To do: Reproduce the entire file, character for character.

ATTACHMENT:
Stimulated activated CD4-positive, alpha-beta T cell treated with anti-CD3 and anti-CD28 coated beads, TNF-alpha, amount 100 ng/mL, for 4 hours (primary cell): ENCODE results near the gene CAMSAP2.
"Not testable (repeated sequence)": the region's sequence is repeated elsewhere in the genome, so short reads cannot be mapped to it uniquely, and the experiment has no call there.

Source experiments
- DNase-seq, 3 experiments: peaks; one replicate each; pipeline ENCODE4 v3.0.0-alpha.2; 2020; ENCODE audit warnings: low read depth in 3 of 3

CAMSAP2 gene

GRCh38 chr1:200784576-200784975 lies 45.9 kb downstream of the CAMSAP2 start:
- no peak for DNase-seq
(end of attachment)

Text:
Stimulated activated CD4-positive, alpha-beta T cell treated with anti-CD3 and anti-CD28 coated beads, TNF-alpha, amount 100 ng/mL, for 4 hours (primary cell): ENCODE results near the gene CAMSAP2.
"Not testable (repeated sequence)": the region's sequence is repeated elsewhere in the genome, so short reads cannot be mapped to it uniquely, and the experiment has no call there.

Source experiments
- DNase-seq, 3 experiments: peaks; one replicate each; pipeline ENCODE4 v3.0.0-alpha.2; 2020; ENCODE audit warnings: low read depth in 3 of 3

CAMSAP2 gene

GRCh38 chr1:200784576-200784975 lies 45.9 kb downstream of the CAMSAP2 start:
- no peak for DNase-seq